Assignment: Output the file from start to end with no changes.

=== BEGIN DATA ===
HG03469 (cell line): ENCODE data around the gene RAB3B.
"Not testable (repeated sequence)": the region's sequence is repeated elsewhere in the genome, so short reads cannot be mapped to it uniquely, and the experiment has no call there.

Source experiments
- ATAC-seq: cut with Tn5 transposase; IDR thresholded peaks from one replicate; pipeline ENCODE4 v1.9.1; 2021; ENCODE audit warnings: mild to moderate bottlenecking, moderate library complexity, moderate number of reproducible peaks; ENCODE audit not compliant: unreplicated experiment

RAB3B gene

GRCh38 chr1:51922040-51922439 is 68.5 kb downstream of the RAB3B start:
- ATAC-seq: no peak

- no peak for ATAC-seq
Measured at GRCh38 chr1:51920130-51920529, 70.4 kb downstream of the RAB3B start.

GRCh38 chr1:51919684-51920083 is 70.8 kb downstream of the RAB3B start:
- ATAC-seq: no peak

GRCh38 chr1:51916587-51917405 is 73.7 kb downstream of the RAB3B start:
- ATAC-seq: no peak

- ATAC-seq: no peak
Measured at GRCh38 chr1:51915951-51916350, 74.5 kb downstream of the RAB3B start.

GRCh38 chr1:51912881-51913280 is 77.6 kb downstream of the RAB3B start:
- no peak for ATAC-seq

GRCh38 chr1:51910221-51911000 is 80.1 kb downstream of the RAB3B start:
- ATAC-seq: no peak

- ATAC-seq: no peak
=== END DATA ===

HG03469 (cell line): ENCODE data around the gene RAB3B.
"Not testable (repeated sequence)": the region's sequence is repeated elsewhere in the genome, so short reads cannot be mapped to it uniquely, and the experiment has no call there.

Source experiments
- ATAC-seq: cut with Tn5 transposase; IDR thresholded peaks from one replicate; pipeline ENCODE4 v1.9.1; 2021; ENCODE audit warnings: mild to moderate bottlenecking, moderate library complexity, moderate number of reproducible peaks; ENCODE audit not compliant: unreplicated experiment

RAB3B gene

GRCh38 chr1:51922040-51922439 is 68.5 kb downstream of the RAB3B start:
- ATAC-seq: no peak

- no peak for ATAC-seq
Measured at GRCh38 chr1:51920130-51920529, 70.4 kb downstream of the RAB3B start.

GRCh38 chr1:51919684-51920083 is 70.8 kb downstream of the RAB3B start:
- ATAC-seq: no peak

GRCh38 chr1:51916587-51917405 is 73.7 kb downstream of the RAB3B start:
- ATAC-seq: no peak

- ATAC-seq: no peak
Measured at GRCh38 chr1:51915951-51916350, 74.5 kb downstream of the RAB3B start.

GRCh38 chr1:51912881-51913280 is 77.6 kb downstream of the RAB3B start:
- no peak for ATAC-seq

GRCh38 chr1:51910221-51911000 is 80.1 kb downstream of the RAB3B start:
- ATAC-seq: no peak

- ATAC-seq: no peak